2. Loch, S. (2013). Seeing futures in ballet: The storylines of four student ballet dancers. Discourse: Studies in the Cultural Politics of Education, 36(1), 53–68.

Security vs. Free Will in Philip K. Dick’s Minority Report

by Nora Rivera-Larkin, October 26, 2021

This is an analysis of Philip K. Dick’s short story, ‘Minority Report’.

The age-old conflict of what is more valuable to a society: security or free will. In the futuristic society of the Minority Report, crimes are stopped before they begin, with a triad of machines called “precogs” predicting crimes and forming majority and minority reports based on the possible timelines and likelihood of the crime being committed. This allows the police force to put the would-be offender in a detention camp before they can commit the crime. The idea of stopping crime before it happens is idyllic and a tactic highly sought after in government and military forces. But it presents a moral ambiguity about the true guiltiness of the supposed criminal and raises the question of whether this regimented oversight is simply an abuse of power.

The idea of Precrime, the police agency that deals with stopping crimes before they happen, presents an interesting moral conflict to the reader, regarding whether or not someone is guilty of a crime they did not yet commit and how far the prosecution should go based on suspicion. In today’s society, planning out a crime or thinking about a crime is not illegal until you act in some way on the thought. But Precrime takes the calculations and predictions of machines as a guilty verdict and punishes people before they even do something wrong. This system eradicates the idea of “innocent until proven guilty” and does not even inform the person of their supposed crime beforehand, denying them the ability to even go against their predicted future and make a different choice. Even John Anderton, the head of Precrime, admits, “We claim they’re culpable. They, on the other hand, eternally claim they’re innocent. And, in a sense, they are innocent,” (Dick, 229). This system lends to the idea of a heavily controlled military state, where even supposed dissent is met with a sudden end, no matter your true innocence.

Along with the debate of suspicion of crime vs. actual crime comes the issue of abuse of power. The police, and certain army officials, are presumably the only people with definitive access or use of this technology. This raises the issue of malpractice and misuse by these people. Giving a government force complete access and power over a citizenship that has an overall blind belief — but no actual access to a technology that could imprison any one of them — is a life of fear and control, and an example of informational inequality at the expense of the people. The idea of abuse of power is further developed when Anderton is able to evade law enforcement and his supposed rightful fate in a detention center due to a prediction that he will murder someone. He has the ability to deny that the murder is in his future, and the ability to believe he is being set up, because of his powerful influence and access to the technology, a liberty that was not afforded to any of the people who had been detained prior. He directly represents the privilege of the government and of individuals with overwhelming power: the ability to question his own future and the ability to make a choice of who he wants to be and what he wants to do in his life, something not afforded to other citizens.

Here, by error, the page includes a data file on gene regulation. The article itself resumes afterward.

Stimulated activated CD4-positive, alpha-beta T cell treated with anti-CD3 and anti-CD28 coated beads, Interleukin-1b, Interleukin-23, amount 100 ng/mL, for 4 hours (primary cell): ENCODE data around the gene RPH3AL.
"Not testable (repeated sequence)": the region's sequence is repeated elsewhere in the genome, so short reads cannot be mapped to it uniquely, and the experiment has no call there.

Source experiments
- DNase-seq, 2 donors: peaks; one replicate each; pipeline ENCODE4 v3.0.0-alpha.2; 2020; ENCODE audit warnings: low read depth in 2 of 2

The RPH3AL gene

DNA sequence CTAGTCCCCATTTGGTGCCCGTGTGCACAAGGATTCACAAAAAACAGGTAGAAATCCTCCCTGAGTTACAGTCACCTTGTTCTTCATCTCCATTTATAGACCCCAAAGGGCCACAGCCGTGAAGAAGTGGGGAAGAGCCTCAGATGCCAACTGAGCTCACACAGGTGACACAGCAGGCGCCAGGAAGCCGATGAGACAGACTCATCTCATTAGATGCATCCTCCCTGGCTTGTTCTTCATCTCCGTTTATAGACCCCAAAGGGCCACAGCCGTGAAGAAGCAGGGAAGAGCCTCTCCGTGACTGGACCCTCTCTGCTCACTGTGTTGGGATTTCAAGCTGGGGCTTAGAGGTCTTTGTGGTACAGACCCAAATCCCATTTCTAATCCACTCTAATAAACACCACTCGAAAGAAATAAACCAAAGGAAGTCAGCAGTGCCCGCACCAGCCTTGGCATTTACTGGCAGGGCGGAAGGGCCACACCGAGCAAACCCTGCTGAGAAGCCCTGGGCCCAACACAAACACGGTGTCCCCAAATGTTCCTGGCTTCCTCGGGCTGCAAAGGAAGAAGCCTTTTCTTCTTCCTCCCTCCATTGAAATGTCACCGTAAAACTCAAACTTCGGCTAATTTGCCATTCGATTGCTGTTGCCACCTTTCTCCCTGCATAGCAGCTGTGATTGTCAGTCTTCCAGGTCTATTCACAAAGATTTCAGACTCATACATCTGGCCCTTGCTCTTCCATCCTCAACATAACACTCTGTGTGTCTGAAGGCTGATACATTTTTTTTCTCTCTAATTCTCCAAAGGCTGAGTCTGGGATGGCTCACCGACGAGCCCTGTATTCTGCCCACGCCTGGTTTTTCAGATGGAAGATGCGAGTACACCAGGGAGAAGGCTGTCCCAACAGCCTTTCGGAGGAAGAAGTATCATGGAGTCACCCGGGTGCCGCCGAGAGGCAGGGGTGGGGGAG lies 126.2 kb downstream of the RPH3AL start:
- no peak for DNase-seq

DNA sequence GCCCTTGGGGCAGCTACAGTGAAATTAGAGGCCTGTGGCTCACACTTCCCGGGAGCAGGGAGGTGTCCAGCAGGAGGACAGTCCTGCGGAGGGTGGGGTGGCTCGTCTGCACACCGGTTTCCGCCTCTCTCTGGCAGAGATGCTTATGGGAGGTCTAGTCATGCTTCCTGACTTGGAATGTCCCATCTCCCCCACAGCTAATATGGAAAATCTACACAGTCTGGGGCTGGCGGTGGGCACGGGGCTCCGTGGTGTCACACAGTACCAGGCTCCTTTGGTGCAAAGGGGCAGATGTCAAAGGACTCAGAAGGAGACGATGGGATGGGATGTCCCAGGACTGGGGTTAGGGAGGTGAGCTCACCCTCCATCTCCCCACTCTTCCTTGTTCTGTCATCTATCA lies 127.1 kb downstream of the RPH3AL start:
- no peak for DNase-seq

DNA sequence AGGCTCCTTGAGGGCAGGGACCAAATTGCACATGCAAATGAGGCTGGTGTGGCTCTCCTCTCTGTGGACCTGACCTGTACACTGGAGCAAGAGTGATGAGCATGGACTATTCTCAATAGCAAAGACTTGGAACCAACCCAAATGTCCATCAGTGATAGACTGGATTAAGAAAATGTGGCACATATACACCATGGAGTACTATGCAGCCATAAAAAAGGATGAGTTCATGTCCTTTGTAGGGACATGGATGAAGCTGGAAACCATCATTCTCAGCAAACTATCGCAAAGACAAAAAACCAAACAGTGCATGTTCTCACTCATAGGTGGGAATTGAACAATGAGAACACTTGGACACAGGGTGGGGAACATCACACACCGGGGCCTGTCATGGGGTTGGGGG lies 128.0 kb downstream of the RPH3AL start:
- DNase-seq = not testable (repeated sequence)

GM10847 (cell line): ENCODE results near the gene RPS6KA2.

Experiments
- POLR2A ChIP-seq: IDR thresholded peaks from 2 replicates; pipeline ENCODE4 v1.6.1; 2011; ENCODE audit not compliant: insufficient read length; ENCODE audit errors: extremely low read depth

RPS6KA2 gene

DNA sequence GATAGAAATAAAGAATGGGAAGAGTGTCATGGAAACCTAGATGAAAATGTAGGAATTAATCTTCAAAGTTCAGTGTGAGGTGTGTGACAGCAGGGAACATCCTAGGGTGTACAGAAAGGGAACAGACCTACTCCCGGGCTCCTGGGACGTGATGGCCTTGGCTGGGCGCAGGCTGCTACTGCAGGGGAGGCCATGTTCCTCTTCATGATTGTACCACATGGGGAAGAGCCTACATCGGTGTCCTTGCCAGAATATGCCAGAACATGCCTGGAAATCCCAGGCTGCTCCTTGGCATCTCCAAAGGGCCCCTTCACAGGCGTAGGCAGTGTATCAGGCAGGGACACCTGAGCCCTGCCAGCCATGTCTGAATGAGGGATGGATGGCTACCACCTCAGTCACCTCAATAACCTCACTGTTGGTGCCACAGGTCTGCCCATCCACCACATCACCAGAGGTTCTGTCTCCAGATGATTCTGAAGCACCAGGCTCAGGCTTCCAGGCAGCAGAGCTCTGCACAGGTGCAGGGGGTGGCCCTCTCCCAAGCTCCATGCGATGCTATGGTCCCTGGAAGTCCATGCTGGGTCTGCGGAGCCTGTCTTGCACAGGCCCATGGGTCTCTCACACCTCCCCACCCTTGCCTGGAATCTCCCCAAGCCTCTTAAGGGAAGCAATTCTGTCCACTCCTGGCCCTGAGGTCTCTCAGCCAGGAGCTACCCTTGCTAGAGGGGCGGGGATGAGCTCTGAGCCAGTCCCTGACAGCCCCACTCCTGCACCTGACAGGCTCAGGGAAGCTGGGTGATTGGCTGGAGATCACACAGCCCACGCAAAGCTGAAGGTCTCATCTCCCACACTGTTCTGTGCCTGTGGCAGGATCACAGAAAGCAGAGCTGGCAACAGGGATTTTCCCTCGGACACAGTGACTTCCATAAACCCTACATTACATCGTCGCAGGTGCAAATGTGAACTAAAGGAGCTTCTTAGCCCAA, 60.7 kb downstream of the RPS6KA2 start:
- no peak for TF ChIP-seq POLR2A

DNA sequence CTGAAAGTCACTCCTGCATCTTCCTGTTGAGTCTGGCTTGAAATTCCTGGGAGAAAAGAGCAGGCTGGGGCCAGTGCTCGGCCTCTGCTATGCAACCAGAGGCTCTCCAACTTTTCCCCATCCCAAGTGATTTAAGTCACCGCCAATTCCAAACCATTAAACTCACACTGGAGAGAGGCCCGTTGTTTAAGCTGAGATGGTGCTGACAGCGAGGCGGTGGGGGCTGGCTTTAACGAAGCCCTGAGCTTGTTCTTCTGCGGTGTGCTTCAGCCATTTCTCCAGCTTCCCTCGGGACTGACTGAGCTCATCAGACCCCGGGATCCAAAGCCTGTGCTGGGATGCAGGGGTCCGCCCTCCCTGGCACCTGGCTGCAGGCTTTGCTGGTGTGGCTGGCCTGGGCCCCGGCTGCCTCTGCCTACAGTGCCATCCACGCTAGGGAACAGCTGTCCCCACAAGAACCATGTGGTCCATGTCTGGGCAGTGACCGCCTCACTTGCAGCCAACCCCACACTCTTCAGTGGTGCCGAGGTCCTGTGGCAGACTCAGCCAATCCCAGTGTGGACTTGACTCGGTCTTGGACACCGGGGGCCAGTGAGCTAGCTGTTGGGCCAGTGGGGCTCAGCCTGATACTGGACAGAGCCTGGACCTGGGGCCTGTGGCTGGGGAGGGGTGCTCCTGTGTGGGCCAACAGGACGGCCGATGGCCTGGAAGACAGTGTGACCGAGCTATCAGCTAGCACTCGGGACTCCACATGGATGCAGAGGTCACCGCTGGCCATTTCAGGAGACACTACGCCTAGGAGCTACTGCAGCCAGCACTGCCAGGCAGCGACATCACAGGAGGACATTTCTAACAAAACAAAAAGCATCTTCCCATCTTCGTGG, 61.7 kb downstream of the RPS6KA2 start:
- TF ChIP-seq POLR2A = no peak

Precrime deprives the would-be criminals of their free will and of their choice in a criminal action. People are criminalized for something they have not yet done and are not given the true information on the system that puts them in a detention camp. The society is kept safe, by keeping its population in check with the elimination of free will and cognitive liberty. Precrime provides them with a safer community, but at what cost?

Works Cited

Dick, Philip K. “The Minority Report.” Selected Stories of Philip K. Dick, Pantheon Books, New York, NY, 2002, pp. 227–264.

Addiction and Brain Disease: Intertwined but Not One and the Same

by Vignesh Subramanian, October 18, 2021